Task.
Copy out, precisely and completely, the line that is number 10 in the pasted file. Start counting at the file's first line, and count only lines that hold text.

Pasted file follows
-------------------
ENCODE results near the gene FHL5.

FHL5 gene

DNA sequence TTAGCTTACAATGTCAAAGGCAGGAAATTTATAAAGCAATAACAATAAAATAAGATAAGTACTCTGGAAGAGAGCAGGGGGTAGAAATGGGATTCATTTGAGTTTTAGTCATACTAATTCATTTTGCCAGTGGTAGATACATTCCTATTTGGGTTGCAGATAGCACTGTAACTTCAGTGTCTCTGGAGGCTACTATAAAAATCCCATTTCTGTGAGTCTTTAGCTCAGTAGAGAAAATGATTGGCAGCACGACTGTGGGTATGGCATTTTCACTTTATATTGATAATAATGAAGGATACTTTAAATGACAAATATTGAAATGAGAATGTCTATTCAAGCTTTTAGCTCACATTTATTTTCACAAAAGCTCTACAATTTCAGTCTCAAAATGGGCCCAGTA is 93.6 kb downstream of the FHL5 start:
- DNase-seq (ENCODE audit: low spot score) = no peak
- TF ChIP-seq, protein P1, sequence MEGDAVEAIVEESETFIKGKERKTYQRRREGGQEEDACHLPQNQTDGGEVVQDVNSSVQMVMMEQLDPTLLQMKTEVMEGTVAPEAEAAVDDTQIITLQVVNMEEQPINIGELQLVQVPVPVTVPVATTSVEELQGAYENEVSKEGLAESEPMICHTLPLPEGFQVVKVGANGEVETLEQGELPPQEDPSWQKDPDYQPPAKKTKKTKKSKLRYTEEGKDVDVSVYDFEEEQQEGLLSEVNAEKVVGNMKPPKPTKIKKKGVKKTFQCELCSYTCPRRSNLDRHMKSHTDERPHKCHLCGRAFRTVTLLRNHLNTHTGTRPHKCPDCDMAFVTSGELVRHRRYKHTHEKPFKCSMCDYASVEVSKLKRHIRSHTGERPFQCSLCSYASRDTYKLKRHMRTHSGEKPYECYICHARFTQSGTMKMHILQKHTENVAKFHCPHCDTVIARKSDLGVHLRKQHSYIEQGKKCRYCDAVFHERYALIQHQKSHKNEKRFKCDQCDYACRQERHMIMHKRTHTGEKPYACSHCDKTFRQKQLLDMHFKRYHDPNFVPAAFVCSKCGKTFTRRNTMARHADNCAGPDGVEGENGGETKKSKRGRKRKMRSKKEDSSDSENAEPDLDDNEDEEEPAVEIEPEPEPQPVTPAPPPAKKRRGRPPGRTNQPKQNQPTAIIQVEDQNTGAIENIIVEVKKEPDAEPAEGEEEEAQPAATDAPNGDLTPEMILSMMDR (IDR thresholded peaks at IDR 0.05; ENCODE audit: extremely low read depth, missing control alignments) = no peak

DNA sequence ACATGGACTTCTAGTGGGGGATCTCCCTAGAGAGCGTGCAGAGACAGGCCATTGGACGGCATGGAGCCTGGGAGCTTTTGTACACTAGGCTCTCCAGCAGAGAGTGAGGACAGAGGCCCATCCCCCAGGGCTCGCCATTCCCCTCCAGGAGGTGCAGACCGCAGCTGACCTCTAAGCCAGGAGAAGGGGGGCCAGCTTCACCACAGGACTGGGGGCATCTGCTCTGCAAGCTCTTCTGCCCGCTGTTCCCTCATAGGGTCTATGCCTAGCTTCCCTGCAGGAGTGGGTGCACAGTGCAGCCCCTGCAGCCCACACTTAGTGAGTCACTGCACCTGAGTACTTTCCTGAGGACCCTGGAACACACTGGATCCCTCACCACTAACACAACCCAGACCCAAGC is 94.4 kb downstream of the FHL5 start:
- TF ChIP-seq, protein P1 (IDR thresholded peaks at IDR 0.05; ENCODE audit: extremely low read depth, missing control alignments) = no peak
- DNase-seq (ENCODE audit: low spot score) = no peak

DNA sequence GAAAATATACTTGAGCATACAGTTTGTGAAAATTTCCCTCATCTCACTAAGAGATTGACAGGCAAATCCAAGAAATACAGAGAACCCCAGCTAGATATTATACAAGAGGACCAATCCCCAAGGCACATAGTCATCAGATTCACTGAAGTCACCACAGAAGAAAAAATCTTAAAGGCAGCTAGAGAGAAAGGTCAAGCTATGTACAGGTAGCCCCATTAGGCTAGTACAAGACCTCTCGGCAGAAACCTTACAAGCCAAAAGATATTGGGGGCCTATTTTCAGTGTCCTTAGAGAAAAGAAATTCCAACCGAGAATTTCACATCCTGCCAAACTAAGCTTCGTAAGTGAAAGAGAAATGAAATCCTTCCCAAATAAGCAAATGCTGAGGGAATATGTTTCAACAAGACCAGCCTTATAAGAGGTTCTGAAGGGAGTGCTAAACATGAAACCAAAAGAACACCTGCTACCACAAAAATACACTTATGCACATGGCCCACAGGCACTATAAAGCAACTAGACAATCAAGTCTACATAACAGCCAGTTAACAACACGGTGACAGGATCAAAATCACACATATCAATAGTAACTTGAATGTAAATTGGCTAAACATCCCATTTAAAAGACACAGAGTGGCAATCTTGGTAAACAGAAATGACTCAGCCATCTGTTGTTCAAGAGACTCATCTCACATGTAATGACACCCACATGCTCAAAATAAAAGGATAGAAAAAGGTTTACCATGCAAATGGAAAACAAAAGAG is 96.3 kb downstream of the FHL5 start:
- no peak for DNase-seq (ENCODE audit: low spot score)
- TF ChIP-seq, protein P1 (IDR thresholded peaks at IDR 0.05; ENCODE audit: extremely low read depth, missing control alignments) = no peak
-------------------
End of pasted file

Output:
- no peak for DNase-seq (ENCODE audit: low spot score)